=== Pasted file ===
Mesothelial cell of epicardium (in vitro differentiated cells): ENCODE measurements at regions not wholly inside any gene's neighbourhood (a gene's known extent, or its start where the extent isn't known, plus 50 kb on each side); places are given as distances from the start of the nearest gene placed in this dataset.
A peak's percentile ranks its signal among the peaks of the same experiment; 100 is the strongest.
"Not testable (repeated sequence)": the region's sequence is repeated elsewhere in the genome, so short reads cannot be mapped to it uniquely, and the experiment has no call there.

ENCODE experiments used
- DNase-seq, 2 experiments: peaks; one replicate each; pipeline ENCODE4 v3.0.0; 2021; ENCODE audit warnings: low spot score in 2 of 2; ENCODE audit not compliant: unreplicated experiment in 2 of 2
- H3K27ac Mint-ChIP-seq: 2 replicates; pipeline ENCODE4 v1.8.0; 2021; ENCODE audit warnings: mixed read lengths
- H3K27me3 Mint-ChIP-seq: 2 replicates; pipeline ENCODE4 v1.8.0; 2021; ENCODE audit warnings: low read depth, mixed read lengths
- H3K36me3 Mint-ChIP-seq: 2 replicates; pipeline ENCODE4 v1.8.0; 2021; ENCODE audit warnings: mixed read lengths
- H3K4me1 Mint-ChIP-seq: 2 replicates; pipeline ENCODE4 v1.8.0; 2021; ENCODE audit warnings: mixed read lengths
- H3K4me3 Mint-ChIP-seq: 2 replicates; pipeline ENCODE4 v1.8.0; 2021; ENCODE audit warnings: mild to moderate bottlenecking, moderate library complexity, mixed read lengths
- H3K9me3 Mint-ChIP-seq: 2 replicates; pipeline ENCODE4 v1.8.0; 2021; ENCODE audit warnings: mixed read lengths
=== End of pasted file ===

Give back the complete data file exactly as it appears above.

Mesothelial cell of epicardium (in vitro differentiated cells): ENCODE measurements at regions not wholly inside any gene's neighbourhood (a gene's known extent, or its start where the extent isn't known, plus 50 kb on each side); places are given as distances from the start of the nearest gene placed in this dataset.
A peak's percentile ranks its signal among the peaks of the same experiment; 100 is the strongest.
"Not testable (repeated sequence)": the region's sequence is repeated elsewhere in the genome, so short reads cannot be mapped to it uniquely, and the experiment has no call there.

ENCODE experiments used
- DNase-seq, 2 experiments: peaks; one replicate each; pipeline ENCODE4 v3.0.0; 2021; ENCODE audit warnings: low spot score in 2 of 2; ENCODE audit not compliant: unreplicated experiment in 2 of 2
- H3K27ac Mint-ChIP-seq: 2 replicates; pipeline ENCODE4 v1.8.0; 2021; ENCODE audit warnings: mixed read lengths
- H3K27me3 Mint-ChIP-seq: 2 replicates; pipeline ENCODE4 v1.8.0; 2021; ENCODE audit warnings: low read depth, mixed read lengths
- H3K36me3 Mint-ChIP-seq: 2 replicates; pipeline ENCODE4 v1.8.0; 2021; ENCODE audit warnings: mixed read lengths
- H3K4me1 Mint-ChIP-seq: 2 replicates; pipeline ENCODE4 v1.8.0; 2021; ENCODE audit warnings: mixed read lengths
- H3K4me3 Mint-ChIP-seq: 2 replicates; pipeline ENCODE4 v1.8.0; 2021; ENCODE audit warnings: mild to moderate bottlenecking, moderate library complexity, mixed read lengths
- H3K9me3 Mint-ChIP-seq: 2 replicates; pipeline ENCODE4 v1.8.0; 2021; ENCODE audit warnings: mixed read lengths